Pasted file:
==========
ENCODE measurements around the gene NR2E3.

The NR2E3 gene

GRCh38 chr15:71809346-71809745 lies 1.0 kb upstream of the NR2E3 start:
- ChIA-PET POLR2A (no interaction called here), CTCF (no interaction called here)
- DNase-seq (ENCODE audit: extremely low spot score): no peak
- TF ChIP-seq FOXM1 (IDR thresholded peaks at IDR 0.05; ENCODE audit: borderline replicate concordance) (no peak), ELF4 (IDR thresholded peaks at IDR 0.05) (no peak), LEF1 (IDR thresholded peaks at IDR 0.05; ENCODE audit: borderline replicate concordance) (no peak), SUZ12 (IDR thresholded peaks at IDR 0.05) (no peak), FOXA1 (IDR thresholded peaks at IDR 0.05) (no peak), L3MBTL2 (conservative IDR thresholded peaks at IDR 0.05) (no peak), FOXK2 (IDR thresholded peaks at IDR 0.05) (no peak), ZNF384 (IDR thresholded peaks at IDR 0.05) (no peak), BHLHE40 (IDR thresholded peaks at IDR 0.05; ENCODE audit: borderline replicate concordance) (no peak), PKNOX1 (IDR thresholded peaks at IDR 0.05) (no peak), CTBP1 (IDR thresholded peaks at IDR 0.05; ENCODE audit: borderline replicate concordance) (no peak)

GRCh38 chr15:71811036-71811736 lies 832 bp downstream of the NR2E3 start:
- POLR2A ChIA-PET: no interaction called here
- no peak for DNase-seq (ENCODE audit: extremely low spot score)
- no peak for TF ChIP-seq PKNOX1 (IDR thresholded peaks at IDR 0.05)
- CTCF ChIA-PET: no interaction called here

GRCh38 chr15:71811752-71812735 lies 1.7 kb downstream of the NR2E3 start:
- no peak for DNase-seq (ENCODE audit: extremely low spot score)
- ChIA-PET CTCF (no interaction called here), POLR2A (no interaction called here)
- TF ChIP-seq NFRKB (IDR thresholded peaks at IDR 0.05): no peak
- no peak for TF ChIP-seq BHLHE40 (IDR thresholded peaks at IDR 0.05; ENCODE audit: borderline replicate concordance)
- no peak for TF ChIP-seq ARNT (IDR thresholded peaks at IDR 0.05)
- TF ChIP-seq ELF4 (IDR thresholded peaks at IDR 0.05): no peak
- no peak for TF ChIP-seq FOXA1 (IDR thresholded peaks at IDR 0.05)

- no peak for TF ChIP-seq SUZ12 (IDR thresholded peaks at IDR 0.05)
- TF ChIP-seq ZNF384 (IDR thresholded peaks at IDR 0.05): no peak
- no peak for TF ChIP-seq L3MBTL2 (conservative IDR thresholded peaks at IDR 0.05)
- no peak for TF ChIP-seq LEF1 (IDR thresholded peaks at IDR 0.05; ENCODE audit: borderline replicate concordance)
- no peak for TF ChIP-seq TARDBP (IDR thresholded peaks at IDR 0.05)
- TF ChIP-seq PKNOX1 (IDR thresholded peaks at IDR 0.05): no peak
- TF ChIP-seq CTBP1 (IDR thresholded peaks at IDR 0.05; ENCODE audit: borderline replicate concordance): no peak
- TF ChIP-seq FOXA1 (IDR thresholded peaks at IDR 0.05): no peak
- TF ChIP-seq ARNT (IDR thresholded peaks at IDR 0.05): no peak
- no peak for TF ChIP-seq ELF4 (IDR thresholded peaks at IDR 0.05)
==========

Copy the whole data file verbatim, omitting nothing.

ENCODE measurements around the gene NR2E3.

The NR2E3 gene

GRCh38 chr15:71809346-71809745 lies 1.0 kb upstream of the NR2E3 start:
- ChIA-PET POLR2A (no interaction called here), CTCF (no interaction called here)
- DNase-seq (ENCODE audit: extremely low spot score): no peak
- TF ChIP-seq FOXM1 (IDR thresholded peaks at IDR 0.05; ENCODE audit: borderline replicate concordance) (no peak), ELF4 (IDR thresholded peaks at IDR 0.05) (no peak), LEF1 (IDR thresholded peaks at IDR 0.05; ENCODE audit: borderline replicate concordance) (no peak), SUZ12 (IDR thresholded peaks at IDR 0.05) (no peak), FOXA1 (IDR thresholded peaks at IDR 0.05) (no peak), L3MBTL2 (conservative IDR thresholded peaks at IDR 0.05) (no peak), FOXK2 (IDR thresholded peaks at IDR 0.05) (no peak), ZNF384 (IDR thresholded peaks at IDR 0.05) (no peak), BHLHE40 (IDR thresholded peaks at IDR 0.05; ENCODE audit: borderline replicate concordance) (no peak), PKNOX1 (IDR thresholded peaks at IDR 0.05) (no peak), CTBP1 (IDR thresholded peaks at IDR 0.05; ENCODE audit: borderline replicate concordance) (no peak)

GRCh38 chr15:71811036-71811736 lies 832 bp downstream of the NR2E3 start:
- POLR2A ChIA-PET: no interaction called here
- no peak for DNase-seq (ENCODE audit: extremely low spot score)
- no peak for TF ChIP-seq PKNOX1 (IDR thresholded peaks at IDR 0.05)
- CTCF ChIA-PET: no interaction called here

GRCh38 chr15:71811752-71812735 lies 1.7 kb downstream of the NR2E3 start:
- no peak for DNase-seq (ENCODE audit: extremely low spot score)
- ChIA-PET CTCF (no interaction called here), POLR2A (no interaction called here)
- TF ChIP-seq NFRKB (IDR thresholded peaks at IDR 0.05): no peak
- no peak for TF ChIP-seq BHLHE40 (IDR thresholded peaks at IDR 0.05; ENCODE audit: borderline replicate concordance)
- no peak for TF ChIP-seq ARNT (IDR thresholded peaks at IDR 0.05)
- TF ChIP-seq ELF4 (IDR thresholded peaks at IDR 0.05): no peak
- no peak for TF ChIP-seq FOXA1 (IDR thresholded peaks at IDR 0.05)

- no peak for TF ChIP-seq SUZ12 (IDR thresholded peaks at IDR 0.05)
- TF ChIP-seq ZNF384 (IDR thresholded peaks at IDR 0.05): no peak
- no peak for TF ChIP-seq L3MBTL2 (conservative IDR thresholded peaks at IDR 0.05)
- no peak for TF ChIP-seq LEF1 (IDR thresholded peaks at IDR 0.05; ENCODE audit: borderline replicate concordance)
- no peak for TF ChIP-seq TARDBP (IDR thresholded peaks at IDR 0.05)
- TF ChIP-seq PKNOX1 (IDR thresholded peaks at IDR 0.05): no peak
- TF ChIP-seq CTBP1 (IDR thresholded peaks at IDR 0.05; ENCODE audit: borderline replicate concordance): no peak
- TF ChIP-seq FOXA1 (IDR thresholded peaks at IDR 0.05): no peak
- TF ChIP-seq ARNT (IDR thresholded peaks at IDR 0.05): no peak
- no peak for TF ChIP-seq ELF4 (IDR thresholded peaks at IDR 0.05)